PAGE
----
My part in this is to create the video, animate the logo, write and perform the music, and mostly to try not to mess up these great (very) short stories.

These vides are also available on YouTube for viewing on your favorite portable device, so you can amaze and terrify random strangers on the street.

There are many more great episodes in the queue, so keep an eye on Weird Tales.  Actually, keep both eyes on it, just to be safe, and watch out for tentacles…

My Clarion-mate Leah Thomas’s story “Shards” will be featured this week on Daily Science Fiction.  If you sign up for their (free!) emails, you can get it on on April 12, 2011; it will appear on their website a week or so after that.  DSF has been publishing great stuff, like this currently featured story from Jason Sanford; it’s definitely worth keeping an eye on!

And don’t miss Lawn Order, Leah’s ongoing web comic about suburban life, gardening, oh yeah, and the evil vegetative dead!

Clarion-ite John Chu has a story upcoming in the Boston Review, but in the meanwhile, they are featuring new fiction from Clarion instructor Samuel R.Delany.  This is an excerpt from the novel on which he is currently working, but it stands on its own.  We heard Chip read a different section of this work at Mysterious Galaxy; his ear for precise, nuanced description is, as always, extraordinary.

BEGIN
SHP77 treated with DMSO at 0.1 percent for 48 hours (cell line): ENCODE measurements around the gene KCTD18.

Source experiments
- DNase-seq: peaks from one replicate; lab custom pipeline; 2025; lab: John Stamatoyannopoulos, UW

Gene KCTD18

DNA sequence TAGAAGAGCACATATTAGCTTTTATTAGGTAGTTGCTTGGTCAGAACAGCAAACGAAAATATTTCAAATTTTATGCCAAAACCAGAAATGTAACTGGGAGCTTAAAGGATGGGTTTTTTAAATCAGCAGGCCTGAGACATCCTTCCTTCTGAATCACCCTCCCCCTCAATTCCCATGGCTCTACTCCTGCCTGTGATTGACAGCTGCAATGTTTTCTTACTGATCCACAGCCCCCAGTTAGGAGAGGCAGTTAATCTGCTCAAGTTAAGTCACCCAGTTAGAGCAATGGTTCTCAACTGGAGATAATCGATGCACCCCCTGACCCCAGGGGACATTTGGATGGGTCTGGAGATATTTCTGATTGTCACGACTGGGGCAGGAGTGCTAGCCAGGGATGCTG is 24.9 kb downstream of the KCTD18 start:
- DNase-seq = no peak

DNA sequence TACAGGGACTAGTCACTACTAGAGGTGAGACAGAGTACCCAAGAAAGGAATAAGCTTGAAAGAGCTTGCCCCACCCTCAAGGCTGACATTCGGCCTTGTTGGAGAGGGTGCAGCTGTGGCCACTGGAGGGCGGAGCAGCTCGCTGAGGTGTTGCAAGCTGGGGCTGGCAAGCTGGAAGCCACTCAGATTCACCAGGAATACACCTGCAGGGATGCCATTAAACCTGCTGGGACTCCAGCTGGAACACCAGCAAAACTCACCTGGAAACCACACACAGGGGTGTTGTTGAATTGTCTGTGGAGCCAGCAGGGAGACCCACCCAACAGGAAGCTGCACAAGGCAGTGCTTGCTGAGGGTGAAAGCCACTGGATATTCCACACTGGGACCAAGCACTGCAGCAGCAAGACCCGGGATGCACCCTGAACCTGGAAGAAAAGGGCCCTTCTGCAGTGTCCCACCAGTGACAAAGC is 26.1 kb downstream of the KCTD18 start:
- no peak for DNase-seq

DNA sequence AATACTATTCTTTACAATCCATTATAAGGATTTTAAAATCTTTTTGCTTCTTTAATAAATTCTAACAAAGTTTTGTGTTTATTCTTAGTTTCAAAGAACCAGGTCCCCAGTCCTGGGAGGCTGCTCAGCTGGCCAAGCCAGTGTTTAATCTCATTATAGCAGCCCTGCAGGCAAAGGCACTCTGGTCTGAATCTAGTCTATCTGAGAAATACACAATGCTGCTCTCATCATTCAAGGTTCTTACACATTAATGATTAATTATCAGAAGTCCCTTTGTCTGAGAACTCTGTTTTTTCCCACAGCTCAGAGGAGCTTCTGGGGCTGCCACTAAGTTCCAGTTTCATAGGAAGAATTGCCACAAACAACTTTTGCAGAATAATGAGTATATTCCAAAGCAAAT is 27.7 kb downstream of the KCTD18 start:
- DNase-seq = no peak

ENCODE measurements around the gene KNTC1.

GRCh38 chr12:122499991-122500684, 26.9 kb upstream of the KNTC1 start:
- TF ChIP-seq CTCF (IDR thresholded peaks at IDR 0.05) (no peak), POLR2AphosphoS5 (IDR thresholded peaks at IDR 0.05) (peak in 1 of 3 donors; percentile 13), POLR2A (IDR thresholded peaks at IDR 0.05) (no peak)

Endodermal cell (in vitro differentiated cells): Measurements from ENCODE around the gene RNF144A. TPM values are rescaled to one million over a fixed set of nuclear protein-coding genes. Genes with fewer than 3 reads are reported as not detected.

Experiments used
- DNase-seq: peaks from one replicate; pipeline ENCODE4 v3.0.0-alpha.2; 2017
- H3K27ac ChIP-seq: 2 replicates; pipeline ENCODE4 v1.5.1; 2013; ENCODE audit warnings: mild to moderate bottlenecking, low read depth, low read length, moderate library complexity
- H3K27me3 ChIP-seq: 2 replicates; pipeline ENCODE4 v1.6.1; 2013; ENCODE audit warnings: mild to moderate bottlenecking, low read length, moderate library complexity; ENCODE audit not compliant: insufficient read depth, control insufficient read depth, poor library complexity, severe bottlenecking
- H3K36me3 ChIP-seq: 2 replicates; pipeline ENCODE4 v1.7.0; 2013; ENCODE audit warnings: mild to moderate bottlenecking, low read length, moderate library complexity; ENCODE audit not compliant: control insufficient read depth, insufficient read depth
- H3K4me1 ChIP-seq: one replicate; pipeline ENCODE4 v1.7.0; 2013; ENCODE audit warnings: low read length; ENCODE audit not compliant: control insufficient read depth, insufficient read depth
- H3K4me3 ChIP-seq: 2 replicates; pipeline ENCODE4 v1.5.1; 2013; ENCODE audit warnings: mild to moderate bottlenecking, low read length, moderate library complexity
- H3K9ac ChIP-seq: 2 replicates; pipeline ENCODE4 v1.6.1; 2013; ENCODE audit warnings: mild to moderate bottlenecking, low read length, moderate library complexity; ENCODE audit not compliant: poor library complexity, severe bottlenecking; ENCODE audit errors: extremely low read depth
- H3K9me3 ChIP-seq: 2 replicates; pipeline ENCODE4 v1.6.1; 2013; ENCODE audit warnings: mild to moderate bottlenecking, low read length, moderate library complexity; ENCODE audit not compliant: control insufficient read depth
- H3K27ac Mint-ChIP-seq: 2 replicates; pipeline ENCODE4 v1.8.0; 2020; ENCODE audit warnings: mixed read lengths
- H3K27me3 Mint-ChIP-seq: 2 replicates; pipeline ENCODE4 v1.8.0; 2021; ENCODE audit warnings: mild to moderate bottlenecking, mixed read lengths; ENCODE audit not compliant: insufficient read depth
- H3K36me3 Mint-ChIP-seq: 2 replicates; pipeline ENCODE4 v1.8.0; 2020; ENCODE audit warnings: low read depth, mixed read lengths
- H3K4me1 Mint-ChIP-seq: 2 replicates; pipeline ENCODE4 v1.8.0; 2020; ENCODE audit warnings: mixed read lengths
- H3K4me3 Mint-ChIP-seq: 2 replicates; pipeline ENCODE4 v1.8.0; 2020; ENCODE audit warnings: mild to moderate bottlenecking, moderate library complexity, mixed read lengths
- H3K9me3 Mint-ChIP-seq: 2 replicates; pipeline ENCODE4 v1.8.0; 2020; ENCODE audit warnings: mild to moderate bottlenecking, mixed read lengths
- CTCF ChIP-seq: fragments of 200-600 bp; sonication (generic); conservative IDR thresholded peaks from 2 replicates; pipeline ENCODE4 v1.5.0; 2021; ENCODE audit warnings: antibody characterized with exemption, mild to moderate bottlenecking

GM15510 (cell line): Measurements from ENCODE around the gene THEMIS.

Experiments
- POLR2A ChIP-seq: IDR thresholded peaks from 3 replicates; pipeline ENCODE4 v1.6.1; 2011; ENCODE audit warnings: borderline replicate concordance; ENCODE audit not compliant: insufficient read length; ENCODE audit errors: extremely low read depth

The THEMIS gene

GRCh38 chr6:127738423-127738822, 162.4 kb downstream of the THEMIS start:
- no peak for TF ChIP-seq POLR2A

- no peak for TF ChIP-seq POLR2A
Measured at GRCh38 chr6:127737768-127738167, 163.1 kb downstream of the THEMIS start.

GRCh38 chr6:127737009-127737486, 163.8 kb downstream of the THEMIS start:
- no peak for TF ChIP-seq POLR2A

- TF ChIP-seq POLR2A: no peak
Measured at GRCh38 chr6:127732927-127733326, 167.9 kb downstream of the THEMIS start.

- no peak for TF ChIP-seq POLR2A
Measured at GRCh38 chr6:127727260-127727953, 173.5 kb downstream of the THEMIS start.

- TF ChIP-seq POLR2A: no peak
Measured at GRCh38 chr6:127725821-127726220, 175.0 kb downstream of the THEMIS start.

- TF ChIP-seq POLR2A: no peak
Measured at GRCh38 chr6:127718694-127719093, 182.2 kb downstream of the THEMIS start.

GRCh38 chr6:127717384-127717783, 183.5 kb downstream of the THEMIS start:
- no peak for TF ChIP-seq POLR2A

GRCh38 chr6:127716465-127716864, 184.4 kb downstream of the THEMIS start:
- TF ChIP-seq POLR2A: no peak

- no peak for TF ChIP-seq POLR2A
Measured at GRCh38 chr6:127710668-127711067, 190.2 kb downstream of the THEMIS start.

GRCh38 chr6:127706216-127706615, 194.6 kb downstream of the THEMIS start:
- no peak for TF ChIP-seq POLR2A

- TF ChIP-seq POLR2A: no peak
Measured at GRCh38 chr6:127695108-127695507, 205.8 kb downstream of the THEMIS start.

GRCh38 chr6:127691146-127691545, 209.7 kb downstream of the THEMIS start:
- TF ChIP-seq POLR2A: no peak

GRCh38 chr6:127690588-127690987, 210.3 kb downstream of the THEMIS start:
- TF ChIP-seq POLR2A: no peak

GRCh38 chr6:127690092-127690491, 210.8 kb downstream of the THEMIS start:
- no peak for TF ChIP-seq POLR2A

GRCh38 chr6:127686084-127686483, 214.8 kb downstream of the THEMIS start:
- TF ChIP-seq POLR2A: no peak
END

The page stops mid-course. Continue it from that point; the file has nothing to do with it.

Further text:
I’m struggling here to keep up with the announcements of new stories coming out from my Clarion classmates!  Dustin Monk’s “Shiny Things”, written at Clarion, will be featured in the inaugural issue of Prime Mincer.  And Adam Israel’s story “Dog Days” is online now at Crossed Genres.  And make sure to pick up Karin TIdbeck’s story in Weird Tales (and a second from her in the next issue), Kali Wallaces’s in F&SF, Tamsyn Muir’s story and interview online at Fantasy Magazine, and keep an eye out for John Chu’s upcoming story at the Boston Review.

My Clarion classmate Kali Wallace’s beautiful story “Botanical Exercises for Curious Girls” is out in the March/April issue of Fantasy and Science Fiction.  Kali write the first draft at Clarion, and it was both lovely and creepy in just the right measures.  Do what I am doing now: shut down the computer and head to your local bookstore to pick up a copy!